International Small Business Journal – Volume 41 (Issue 6).
A Special Issue on “Corporate Governance in International New Ventures & Born Global Firms” edited by Natasha Evers, Stephan Gerschewski, Zaheer Khan, Tim King, Olli Kuivalainen, and Pushyarag Puthusserry. The issue includes the following three articles:
On-ramp or speed bump? How boards influence the internationalisation of international new ventures
Fiedler, A., Fath, B., Sinkovics, N., & Sinkovics, R. R.
This article aims to explore how the boards of international new ventures (INVs) develop throughout the internationalisation and growth phases of the firm. Specifically, the study explores how the nature and extent of the board’s role changes over time in facilitating the INV’s knowledge and network acquisition. We draw on qualitative data, including 18 interviews with INVs and three interviews with experts on New Zealand’s high-technology sector. The data analysis yielded four main patterns. INVs that relied on an informal board during the initial market entry phase remained flexible in exploring multiple markets before transitioning to a formal board (Pattern 1). INVs that established a formal board during the initial market entry phase achieved accelerated internationalisation only when the board remained flexible (Pattern 2a). Where the formal board did not remain flexible, they became a ‘speed bump’ in the post-entry phase growth process, unless the management team could counter-balance this deceleration effect with bringing in informal board members (Pattern 2b). The findings suggest that the absence of a formal board also reduces internationalisation speed if the founder does not have the discipline to follow through with the exploitation of the perceived opportunities (Pattern 3).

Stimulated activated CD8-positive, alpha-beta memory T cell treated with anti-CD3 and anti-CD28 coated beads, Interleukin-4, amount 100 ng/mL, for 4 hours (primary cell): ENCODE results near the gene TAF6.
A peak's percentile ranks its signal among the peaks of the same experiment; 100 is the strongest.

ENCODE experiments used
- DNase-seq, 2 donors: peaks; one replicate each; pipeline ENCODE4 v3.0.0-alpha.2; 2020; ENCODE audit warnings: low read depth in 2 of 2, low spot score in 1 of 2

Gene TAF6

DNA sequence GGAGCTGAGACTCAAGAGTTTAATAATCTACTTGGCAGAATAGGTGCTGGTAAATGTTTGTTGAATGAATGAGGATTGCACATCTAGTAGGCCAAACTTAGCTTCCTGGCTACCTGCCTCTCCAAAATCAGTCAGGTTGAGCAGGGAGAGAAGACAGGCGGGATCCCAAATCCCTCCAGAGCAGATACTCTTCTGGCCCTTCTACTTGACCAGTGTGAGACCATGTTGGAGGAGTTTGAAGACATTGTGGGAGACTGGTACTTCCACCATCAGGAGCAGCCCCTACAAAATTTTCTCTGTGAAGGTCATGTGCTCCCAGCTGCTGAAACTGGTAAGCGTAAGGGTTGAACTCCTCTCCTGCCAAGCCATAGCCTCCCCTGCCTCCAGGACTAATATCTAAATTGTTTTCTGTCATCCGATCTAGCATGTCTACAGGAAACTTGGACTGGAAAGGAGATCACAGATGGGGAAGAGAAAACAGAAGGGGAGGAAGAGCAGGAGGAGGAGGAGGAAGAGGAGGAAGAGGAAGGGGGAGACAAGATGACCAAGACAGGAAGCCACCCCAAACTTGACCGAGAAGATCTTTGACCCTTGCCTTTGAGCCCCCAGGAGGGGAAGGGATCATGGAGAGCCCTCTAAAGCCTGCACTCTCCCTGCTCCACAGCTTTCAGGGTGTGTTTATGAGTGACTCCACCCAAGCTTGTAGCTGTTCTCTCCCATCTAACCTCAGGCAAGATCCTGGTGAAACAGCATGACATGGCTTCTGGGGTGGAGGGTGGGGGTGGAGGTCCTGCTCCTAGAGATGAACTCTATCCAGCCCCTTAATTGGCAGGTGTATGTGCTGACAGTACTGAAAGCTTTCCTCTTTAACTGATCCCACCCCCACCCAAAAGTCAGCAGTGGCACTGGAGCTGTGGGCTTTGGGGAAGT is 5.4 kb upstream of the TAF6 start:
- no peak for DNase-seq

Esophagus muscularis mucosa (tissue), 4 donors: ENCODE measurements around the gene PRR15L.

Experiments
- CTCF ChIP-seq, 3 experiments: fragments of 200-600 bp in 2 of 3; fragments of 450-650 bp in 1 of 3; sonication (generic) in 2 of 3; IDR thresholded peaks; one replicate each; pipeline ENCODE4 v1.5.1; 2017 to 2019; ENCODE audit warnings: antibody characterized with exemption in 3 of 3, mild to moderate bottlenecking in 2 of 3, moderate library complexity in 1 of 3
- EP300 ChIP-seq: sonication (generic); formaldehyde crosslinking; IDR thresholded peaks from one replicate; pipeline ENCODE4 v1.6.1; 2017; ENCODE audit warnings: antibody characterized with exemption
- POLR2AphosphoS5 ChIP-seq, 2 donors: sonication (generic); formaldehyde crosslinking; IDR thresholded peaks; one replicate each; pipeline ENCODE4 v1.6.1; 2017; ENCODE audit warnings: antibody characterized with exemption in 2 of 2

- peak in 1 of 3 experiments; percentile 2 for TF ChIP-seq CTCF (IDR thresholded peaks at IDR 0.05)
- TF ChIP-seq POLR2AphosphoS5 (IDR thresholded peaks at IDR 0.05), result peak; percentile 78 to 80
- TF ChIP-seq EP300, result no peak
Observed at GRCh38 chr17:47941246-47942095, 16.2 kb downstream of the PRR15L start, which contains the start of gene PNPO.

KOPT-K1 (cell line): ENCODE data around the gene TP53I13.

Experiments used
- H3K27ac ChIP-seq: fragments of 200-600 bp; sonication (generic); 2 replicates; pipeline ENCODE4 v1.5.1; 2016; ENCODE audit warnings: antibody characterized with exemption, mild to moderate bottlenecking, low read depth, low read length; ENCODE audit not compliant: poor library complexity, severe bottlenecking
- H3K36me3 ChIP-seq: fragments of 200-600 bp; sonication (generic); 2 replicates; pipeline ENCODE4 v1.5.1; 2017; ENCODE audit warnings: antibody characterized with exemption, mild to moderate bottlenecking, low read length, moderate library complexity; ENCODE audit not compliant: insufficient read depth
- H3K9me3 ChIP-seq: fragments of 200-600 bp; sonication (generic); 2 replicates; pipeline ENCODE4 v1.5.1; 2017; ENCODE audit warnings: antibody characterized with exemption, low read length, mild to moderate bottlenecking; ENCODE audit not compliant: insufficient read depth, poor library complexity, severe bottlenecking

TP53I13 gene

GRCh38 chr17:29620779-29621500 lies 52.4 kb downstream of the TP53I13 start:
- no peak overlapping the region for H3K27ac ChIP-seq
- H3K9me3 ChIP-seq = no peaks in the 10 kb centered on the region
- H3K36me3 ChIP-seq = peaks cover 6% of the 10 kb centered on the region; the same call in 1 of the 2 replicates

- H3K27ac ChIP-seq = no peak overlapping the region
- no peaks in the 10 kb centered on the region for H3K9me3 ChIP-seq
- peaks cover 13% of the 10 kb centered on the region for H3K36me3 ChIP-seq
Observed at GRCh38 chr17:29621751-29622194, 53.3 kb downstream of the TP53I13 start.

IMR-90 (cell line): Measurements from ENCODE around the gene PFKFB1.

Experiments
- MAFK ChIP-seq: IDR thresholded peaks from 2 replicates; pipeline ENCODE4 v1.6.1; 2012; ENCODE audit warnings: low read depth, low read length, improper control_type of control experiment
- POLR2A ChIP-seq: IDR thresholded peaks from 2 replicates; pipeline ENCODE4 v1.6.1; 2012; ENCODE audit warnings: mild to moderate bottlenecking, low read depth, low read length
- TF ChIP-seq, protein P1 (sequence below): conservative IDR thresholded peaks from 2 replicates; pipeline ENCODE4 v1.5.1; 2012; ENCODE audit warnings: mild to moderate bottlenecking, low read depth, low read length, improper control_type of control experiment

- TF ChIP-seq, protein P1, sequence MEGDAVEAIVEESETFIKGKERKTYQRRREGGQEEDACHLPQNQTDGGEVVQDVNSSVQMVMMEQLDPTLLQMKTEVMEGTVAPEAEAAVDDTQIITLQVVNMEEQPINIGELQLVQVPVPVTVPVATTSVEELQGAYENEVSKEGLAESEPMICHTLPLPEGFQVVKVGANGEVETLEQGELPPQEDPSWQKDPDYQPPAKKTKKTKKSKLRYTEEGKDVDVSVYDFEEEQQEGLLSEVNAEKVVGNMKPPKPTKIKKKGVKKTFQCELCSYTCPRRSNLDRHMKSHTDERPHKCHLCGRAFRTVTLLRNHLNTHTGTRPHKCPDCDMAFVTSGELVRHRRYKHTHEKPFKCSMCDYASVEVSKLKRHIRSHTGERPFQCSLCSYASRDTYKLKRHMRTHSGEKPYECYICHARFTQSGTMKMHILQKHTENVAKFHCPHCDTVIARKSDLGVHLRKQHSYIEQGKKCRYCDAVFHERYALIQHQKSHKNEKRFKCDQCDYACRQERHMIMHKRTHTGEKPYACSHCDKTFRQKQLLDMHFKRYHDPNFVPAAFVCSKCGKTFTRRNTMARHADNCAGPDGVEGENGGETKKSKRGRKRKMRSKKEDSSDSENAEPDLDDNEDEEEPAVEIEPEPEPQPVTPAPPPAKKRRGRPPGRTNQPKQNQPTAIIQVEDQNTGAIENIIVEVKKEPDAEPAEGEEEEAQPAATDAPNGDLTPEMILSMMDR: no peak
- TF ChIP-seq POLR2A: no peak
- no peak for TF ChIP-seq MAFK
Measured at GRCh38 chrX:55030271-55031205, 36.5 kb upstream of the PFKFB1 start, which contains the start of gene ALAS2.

The role of political connections in rapid internationalisation: A study among Chinese international new ventures.
Yan, J., Deng, Z., & Meng, S.
Drawing upon the attention-based view, we examine whether political connections facilitate or hinder the speed of new venture internationalisation. Given the limited managerial attention and information-processing capacities of decision-makers, international new ventures (INVs) need to make a trade-off between domestic business activities and rapid foreign expansion. We hypothesise that INVs with political connections, being embedded in political networks in their home market, tend to focus their attention on domestic business activities rather than rapid internationalisation. We also hypothesise that a high level of subnational trade openness mitigates the baseline negative relationship. Analyses based on the longitudinal data of INVs publicly listed in China support the hypotheses. Our study contributes to the literature by unveiling the dilemma of INVs which are developing board political connections at home and seeking rapid internationalisation abroad.
Governance considerations and non-linear international scale-up behaviour among INVs.
Crick, J. M., Crick, D., & Chaudhry, S.
Underpinning this instrumental case study is an effectuation lens. It investigates how a firm’s governance affects decision-making within international new ventures (INVs), which rapidly withdrew from markets abroad, regarding their re-internationalisation activities. Interviews with founding owners, exhibiting growth-oriented objectives, provide unique insights regarding a combination of effectuation and causation-oriented decision-making. In comparison to earlier studies that focus on the role and mind-set of the founding management team, findings suggest stakeholders like angel investors may exhibit an influence on certain INVs’ internationalisation decisions. Some decision-makers view risks/rewards against objectives in subjective ways like ‘loss of credibility’ and the ‘fear of missing out,’ rather than simply economic terms like growth. New light is shed on the importance of decision-makers validating internationalised business models and exhibiting an ability to pivot product-market strategies. Non-linear international scale-up behaviour may include a temporary domestic market focus and potentially re-internationalising to different countries targeted prior to de-internationalisation.